Nathan Chen leads after record-setting short program at U.S. championships
Nathan Chen staked a strong claim on his sixth consecutive U.S. men's figure skating title and his second Olympic berth by performing an accomplished and assured short program Saturday that put him in the lead halfway through the U.S. figure skating championships.
Chen, who trains at Great Park Ice in Irvine, Calif., got a personal-best 115.39 points for his skate to Charles Aznavour's version of "La Boheme," a program Chen felt strongly enough about to bring back from the 2019-20 season. His score of 66.93 for the elements he executed was the highest in the competition and he earned it by cleanly landing a quadruple flip jump and a quadruple lutz-triple toe loop combination. He also received maximum levels on his spins. "This is something that I felt close to and really attached to," he said about the program during a TV interview.
Chen finished fifth at the 2018 Pyeongchang Olympics, moving up from 17th after a poor short program.
Vincent Zhou was second with 112.78 points. He also did two quadruple jumps, one in combination with a triple jump.
The biggest surprise was 17-year-old Ilia Malinin of Fairfax, Va., who ranked third with 103.46 points on the strength of flawlessly performing two challenging quadruple jumps. Malinin opened with a quadruple lutz — the most difficult quad to land — and later did a quadruple toe loop-triple toe loop combination. He earned 62.06 points for the execution of the elements in his program and 41.40 points for the components of his program.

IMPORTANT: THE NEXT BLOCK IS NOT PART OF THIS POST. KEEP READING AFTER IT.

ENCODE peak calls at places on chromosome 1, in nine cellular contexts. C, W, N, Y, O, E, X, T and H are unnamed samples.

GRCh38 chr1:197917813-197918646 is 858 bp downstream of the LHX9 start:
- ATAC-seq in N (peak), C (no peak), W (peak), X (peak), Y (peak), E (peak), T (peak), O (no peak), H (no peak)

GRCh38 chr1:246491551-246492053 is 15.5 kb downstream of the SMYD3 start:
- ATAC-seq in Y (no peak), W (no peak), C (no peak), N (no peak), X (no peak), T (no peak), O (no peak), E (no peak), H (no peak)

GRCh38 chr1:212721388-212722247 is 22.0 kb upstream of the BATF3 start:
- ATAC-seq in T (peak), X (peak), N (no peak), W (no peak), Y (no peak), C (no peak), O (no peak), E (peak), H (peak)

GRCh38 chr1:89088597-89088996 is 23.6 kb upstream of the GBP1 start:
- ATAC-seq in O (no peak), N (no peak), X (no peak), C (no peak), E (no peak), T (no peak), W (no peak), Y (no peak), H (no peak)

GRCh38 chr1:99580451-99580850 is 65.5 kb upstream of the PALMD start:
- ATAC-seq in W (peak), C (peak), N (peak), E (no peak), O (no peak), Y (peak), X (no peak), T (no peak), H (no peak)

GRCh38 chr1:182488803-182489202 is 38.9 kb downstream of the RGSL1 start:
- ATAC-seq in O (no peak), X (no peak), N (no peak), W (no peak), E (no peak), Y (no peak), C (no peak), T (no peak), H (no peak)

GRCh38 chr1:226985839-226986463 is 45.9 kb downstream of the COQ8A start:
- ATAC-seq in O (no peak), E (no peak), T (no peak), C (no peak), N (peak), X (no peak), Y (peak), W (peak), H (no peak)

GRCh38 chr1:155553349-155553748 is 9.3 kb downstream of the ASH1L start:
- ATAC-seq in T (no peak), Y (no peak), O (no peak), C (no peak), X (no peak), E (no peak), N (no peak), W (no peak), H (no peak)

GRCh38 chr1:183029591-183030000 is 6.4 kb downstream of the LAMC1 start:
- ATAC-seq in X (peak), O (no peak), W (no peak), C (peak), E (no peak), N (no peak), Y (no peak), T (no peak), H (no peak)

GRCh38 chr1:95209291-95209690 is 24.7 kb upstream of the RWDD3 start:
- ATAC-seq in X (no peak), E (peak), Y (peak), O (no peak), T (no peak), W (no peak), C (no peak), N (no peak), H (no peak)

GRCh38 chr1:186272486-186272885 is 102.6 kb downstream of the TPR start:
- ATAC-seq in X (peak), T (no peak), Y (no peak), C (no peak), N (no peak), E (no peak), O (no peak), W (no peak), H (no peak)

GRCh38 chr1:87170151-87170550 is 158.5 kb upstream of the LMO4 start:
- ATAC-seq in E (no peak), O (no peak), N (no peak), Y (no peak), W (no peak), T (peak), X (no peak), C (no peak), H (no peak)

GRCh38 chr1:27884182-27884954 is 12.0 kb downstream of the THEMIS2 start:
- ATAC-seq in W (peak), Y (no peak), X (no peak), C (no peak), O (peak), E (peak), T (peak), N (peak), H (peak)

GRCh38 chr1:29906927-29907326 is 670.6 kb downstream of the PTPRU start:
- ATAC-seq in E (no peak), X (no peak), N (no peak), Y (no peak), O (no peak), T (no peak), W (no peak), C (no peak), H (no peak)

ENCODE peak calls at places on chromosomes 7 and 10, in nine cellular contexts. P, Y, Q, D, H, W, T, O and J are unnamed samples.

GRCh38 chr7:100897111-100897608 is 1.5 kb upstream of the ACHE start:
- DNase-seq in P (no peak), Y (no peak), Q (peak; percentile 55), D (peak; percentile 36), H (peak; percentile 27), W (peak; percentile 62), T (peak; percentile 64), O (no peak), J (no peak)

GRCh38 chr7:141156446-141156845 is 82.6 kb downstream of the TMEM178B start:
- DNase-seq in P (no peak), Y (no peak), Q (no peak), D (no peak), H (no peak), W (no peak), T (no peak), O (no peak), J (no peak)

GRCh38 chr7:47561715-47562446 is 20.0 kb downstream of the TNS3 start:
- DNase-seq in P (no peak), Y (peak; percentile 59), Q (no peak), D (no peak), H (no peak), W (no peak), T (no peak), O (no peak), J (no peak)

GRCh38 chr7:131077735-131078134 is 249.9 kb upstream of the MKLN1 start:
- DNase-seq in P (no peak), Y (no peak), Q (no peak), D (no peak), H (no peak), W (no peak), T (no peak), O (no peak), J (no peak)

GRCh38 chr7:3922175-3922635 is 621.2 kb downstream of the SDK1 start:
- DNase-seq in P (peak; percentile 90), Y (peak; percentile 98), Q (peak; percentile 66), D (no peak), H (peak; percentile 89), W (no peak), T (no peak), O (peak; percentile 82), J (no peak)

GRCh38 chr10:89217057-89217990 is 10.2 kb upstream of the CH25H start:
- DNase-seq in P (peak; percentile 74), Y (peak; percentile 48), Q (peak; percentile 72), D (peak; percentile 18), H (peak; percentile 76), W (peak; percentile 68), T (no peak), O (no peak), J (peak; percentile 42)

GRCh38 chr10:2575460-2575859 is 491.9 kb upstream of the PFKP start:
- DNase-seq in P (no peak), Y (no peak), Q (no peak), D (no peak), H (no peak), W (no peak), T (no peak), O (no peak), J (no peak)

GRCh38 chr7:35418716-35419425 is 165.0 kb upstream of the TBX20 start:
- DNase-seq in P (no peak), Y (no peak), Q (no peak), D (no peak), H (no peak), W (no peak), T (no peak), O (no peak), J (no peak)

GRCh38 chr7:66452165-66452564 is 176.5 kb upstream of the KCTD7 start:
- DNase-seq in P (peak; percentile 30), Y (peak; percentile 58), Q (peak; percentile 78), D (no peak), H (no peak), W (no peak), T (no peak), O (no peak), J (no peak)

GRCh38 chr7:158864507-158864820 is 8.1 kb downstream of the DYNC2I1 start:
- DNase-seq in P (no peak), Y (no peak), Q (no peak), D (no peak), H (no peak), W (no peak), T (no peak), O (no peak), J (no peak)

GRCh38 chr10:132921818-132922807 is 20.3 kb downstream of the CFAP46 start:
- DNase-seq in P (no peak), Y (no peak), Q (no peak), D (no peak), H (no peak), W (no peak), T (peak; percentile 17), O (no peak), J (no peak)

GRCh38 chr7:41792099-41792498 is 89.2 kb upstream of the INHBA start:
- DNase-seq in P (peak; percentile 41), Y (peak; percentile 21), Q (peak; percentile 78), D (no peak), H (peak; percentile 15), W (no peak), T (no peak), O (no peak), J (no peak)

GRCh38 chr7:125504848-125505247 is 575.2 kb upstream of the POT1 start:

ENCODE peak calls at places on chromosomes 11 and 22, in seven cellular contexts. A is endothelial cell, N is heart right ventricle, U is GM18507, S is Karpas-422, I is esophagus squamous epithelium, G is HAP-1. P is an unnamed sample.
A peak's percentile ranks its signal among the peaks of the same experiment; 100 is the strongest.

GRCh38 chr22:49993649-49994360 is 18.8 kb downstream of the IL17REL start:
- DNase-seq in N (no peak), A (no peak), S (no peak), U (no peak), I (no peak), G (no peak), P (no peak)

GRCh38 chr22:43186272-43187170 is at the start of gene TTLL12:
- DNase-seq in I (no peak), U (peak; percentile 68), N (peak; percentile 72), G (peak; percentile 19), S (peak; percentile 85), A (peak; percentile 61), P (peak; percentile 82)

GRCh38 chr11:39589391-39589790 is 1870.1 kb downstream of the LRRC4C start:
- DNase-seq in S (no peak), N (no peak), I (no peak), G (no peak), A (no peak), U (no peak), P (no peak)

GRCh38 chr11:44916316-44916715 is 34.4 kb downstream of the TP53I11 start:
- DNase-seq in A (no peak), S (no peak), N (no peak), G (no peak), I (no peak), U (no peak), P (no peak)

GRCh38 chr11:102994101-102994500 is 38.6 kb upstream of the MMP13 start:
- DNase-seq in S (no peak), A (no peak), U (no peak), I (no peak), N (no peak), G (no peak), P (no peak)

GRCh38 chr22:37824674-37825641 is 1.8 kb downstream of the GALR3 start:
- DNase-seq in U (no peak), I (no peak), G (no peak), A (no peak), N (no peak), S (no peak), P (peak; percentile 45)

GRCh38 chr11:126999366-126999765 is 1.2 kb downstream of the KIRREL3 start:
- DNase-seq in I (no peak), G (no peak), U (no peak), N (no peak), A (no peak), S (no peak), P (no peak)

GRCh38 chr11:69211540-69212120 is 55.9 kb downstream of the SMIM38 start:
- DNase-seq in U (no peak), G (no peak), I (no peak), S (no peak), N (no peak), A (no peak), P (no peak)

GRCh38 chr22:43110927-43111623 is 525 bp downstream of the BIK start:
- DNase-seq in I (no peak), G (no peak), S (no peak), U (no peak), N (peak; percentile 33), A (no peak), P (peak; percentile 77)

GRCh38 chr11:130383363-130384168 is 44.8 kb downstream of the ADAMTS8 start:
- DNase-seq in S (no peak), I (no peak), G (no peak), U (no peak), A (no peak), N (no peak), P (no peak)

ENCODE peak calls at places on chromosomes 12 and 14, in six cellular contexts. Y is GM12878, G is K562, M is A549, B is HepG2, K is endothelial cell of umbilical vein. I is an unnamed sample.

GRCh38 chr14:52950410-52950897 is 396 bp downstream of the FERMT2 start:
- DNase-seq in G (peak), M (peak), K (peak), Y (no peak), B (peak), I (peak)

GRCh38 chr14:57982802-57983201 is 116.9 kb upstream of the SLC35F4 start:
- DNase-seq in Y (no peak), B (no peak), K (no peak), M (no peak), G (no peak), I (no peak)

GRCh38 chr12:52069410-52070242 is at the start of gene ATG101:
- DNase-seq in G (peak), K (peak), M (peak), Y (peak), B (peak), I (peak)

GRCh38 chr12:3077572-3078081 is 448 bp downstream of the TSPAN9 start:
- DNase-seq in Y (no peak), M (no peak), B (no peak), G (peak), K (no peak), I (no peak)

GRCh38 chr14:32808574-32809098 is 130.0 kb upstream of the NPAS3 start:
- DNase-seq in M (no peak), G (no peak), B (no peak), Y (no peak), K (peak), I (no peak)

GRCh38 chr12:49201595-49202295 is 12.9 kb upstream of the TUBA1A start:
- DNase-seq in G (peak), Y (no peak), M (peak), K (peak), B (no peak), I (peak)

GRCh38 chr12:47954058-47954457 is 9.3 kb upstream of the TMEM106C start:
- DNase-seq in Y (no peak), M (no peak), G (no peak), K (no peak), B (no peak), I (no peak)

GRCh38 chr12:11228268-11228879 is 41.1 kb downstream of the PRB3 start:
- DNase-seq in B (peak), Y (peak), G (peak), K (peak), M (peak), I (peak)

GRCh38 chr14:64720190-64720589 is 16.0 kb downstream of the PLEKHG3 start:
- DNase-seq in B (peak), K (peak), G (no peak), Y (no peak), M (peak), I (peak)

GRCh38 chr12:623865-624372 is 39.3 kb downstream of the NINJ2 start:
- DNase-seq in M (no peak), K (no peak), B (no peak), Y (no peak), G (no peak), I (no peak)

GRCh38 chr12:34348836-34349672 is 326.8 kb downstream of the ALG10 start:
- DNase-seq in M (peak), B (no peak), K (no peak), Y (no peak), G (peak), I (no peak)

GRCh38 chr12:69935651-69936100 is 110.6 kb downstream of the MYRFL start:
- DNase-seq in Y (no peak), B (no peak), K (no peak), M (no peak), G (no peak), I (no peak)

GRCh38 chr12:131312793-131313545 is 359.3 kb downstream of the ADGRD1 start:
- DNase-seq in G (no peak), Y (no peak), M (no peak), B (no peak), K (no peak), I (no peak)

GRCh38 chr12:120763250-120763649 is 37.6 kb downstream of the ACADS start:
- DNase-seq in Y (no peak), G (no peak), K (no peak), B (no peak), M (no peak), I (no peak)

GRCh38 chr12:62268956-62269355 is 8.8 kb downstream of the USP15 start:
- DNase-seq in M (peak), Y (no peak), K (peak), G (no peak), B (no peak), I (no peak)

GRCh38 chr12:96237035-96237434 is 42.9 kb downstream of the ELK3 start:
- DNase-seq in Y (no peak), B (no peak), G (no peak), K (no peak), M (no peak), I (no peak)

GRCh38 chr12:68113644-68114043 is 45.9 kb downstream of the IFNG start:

Jason Brown ranked fourth with 100.84 points, including a competition-best 47.96 points for his program components (skating skills, transitions, performance, composition and interpretation).
Brown doesn't have a quadruple jump in his repertoire and didn't attempt a quad in his revived program to "Sinnerman," banking instead on his artistry and his superb technique to lift his score. He got 51.69 points for his elements and 49.15 for the program components. Long a fan favorite, he was given a standing ovation at Bridgestone Arena. "I just wanted to bring a big smile to the people, on their faces, and that was really the main goal of today," he said.
Brown skated after Malinin and was aware of Malinin's exceptional score. But he had no intention of changing his strategy. "For me, it's about what you can do in the moment," Brown said. "I can only win at my own game."
Brown and his coach, Tracy Wilson, experienced many travel delays in making their way to Nashville from their Toronto training base, and Brown didn't practice on the competition rink until Friday night. But he showed no ill effects from his long trip and was his usual expressive and impressive self. "We've got to be open and game for whatever comes our way," he said.
The men's event will end on Sunday, with the free skate. The three men's singles skaters chosen for the Beijing team will be announced Sunday afternoon.